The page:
Billionaires Should Know Art Dealers Can't Be Trusted, New York Court Says

A prospective buyer browses gallery space featuring Andy Warhol's Six Self Portraits and Jeff Koons' Popeye. Photographer: Julie Jacobson/AP Photo

Art enthusiasts say high-end contemporary art is a lasting record of our culture. Maybe it is, but the thing about “lasting” is that we’ll all be dead before we know who’s right. One thing is certain: From a commercial perspective, contemporary artworks have become trophies for the 1 percent. And those ultrawealthy buyers know what they’re getting.

Or so says the New York Supreme Court. Billionaire investor Ronald Perelman sued his longtime friend and art mentor, Larry Gagosian, owner of the eponymous chain of art galleries, over a Jeff Koons statue, Popeye, for which Perelman paid $4 million in 2010.  Perelman alleged that Gagosian mislead him on the “market price” of it and other works and their potential for resale. The appellate division of the New York State Supreme Court (PDF) isn’t having it. On Thursday it dismissed the case, arguing that Perelman should have known better. Associate Justice David Friedman wrote:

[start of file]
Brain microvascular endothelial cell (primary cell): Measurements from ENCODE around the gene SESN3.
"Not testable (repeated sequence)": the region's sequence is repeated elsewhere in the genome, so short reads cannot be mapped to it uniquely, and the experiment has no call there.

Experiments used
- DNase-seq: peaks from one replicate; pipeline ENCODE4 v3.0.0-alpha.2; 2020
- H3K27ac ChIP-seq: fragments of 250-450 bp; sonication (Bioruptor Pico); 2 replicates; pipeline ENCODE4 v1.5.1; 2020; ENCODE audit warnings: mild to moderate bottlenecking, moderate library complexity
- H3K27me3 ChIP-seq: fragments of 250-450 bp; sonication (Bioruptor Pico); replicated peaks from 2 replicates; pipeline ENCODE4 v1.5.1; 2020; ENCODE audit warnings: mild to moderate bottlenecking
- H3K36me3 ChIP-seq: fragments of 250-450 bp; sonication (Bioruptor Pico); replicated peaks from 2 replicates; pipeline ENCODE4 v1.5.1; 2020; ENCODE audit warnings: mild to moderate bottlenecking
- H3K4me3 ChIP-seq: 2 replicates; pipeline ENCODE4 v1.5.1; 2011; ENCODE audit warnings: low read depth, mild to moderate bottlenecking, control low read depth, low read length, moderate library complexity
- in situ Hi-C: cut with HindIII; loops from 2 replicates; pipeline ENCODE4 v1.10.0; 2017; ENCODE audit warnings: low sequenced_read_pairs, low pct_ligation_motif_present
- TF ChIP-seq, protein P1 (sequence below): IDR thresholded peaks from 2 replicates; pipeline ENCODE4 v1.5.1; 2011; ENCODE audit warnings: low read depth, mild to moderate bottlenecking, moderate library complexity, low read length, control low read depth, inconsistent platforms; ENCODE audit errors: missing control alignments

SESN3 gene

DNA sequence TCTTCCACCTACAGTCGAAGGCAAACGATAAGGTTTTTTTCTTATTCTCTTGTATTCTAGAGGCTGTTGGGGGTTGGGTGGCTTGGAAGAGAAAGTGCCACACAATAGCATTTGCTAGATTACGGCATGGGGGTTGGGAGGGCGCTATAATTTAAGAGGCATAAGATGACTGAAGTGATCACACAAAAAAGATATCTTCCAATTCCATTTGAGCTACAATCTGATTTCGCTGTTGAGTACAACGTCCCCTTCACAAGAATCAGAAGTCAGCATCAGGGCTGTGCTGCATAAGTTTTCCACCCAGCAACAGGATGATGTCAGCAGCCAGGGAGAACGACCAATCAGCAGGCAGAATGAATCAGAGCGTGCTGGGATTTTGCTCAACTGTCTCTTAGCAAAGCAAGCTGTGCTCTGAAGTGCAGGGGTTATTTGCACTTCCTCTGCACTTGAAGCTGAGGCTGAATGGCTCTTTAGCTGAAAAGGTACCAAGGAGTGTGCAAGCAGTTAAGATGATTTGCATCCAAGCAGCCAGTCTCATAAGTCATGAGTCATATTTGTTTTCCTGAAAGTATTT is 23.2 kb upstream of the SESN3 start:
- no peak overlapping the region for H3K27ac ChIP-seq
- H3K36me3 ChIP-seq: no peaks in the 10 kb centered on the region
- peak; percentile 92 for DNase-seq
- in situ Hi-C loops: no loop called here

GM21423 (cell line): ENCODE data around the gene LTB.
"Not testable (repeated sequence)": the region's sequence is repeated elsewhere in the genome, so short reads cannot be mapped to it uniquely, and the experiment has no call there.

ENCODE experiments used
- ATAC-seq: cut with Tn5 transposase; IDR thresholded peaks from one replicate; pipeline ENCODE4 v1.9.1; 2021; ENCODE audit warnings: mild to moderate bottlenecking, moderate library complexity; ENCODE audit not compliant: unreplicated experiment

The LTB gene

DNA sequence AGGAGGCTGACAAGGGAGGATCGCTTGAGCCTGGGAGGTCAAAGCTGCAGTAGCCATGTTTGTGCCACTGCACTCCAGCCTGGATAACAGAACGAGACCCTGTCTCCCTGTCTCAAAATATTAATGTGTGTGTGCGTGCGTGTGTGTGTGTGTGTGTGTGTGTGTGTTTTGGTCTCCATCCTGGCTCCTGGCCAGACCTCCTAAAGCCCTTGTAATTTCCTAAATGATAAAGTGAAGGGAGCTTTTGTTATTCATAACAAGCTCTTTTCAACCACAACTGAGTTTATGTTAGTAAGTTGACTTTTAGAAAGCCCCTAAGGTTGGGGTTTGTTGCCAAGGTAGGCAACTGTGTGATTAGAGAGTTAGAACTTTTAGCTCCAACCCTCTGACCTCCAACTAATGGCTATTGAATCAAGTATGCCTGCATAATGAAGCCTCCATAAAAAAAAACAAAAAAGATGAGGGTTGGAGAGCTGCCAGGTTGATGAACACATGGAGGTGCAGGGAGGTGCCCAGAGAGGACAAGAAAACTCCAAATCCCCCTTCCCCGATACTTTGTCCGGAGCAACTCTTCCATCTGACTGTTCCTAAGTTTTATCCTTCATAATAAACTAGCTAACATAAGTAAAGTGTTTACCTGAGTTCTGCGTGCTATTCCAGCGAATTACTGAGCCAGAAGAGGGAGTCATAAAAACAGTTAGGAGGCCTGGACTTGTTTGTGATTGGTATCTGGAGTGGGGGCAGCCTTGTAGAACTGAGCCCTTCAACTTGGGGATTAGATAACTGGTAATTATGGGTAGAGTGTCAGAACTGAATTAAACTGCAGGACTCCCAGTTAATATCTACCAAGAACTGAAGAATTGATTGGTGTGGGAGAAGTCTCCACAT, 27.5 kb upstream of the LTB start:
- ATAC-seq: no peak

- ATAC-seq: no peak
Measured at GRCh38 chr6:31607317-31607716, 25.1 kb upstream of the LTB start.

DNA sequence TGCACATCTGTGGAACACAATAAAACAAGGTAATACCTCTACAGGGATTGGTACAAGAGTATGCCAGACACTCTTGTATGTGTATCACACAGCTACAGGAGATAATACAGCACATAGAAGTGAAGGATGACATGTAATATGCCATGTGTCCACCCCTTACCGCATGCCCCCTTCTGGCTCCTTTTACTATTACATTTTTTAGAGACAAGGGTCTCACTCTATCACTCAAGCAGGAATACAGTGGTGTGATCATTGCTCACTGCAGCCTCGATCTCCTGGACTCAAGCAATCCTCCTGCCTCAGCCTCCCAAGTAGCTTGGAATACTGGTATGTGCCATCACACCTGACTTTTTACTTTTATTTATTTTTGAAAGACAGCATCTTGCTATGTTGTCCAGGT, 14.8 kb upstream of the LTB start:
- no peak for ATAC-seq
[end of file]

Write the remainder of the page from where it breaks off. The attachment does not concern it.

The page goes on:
As a matter of law, these sophisticated plaintiffs cannot demonstrate reasonable reliance because they conducted no due diligence; for example, they did not ask defendants, “Show us your market data.”

The art market is notoriously opaque, especially when a work is first sold. Gallerists try to keep prices secret and tend to forbid reselling work without their blessing, threatening to freeze out and blacklist collectors who flout the rule. Some gallery owners have been known to bid on their own artists’ work at auction to increase prices.

All these practices are designed to prevent prices from becoming public. Defenders of the industry claim this is necessary to ensure career stability for contemporary artists, many of whom are still living and developing their body of work. Art can be faddish, they say, making prices fragile and subject to the whims of fashion. There’s something to that argument, though it would be more credible if the people who make it, the art dealers who own the galleries, didn’t have a financial interest.

It’s hard to imagine such a practice in more mainstream industries. But art collectors tend to be extremely wealthy and educated, and the court’s decision makes clear that these are folks who can and should defend themselves in the marketplace. It also makes plain the extra layer of risk involved in investing in art. Prices don’t simply go up or down, they don’t have any meaning in the first place, and dealers face mixed incentives.

Few will have much sympathy for Perelman, the 54th-richest person in the world, according to the Bloomberg Billionaires Index, or anyone who has millions to spend on one of Koons’s series of Popeye statues. (Lesser billionaire Steve Wynn paid $28 million for one in May.) The real losers in the decision may be the artists who face an increasingly risky and illiquid market for their wares.

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